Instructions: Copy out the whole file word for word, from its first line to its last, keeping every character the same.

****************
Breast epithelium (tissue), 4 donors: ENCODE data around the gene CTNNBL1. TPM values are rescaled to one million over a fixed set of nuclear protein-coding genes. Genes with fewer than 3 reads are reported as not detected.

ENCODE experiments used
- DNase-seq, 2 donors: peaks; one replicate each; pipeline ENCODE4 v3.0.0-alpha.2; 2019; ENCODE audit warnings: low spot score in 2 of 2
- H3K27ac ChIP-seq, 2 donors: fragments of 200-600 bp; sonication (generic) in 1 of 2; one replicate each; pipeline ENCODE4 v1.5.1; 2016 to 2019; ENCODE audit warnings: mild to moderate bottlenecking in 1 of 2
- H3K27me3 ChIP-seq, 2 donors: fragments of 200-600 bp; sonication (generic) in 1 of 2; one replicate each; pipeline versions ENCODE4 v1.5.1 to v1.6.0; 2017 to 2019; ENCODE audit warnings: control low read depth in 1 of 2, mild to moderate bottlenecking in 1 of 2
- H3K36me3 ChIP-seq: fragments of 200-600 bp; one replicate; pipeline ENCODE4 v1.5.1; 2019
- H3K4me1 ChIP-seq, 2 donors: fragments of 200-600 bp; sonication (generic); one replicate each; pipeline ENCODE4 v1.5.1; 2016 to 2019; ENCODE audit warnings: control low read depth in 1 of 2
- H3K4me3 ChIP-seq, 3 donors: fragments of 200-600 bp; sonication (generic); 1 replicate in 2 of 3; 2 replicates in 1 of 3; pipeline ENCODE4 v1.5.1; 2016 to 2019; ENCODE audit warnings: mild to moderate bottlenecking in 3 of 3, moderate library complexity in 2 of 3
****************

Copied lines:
Breast epithelium (tissue), 4 donors: ENCODE data around the gene CTNNBL1. TPM values are rescaled to one million over a fixed set of nuclear protein-coding genes. Genes with fewer than 3 reads are reported as not detected.

ENCODE experiments used
- DNase-seq, 2 donors: peaks; one replicate each; pipeline ENCODE4 v3.0.0-alpha.2; 2019; ENCODE audit warnings: low spot score in 2 of 2
- H3K27ac ChIP-seq, 2 donors: fragments of 200-600 bp; sonication (generic) in 1 of 2; one replicate each; pipeline ENCODE4 v1.5.1; 2016 to 2019; ENCODE audit warnings: mild to moderate bottlenecking in 1 of 2
- H3K27me3 ChIP-seq, 2 donors: fragments of 200-600 bp; sonication (generic) in 1 of 2; one replicate each; pipeline versions ENCODE4 v1.5.1 to v1.6.0; 2017 to 2019; ENCODE audit warnings: control low read depth in 1 of 2, mild to moderate bottlenecking in 1 of 2
- H3K36me3 ChIP-seq: fragments of 200-600 bp; one replicate; pipeline ENCODE4 v1.5.1; 2019
- H3K4me1 ChIP-seq, 2 donors: fragments of 200-600 bp; sonication (generic); one replicate each; pipeline ENCODE4 v1.5.1; 2016 to 2019; ENCODE audit warnings: control low read depth in 1 of 2
- H3K4me3 ChIP-seq, 3 donors: fragments of 200-600 bp; sonication (generic); 1 replicate in 2 of 3; 2 replicates in 1 of 3; pipeline ENCODE4 v1.5.1; 2016 to 2019; ENCODE audit warnings: mild to moderate bottlenecking in 3 of 3, moderate library complexity in 2 of 3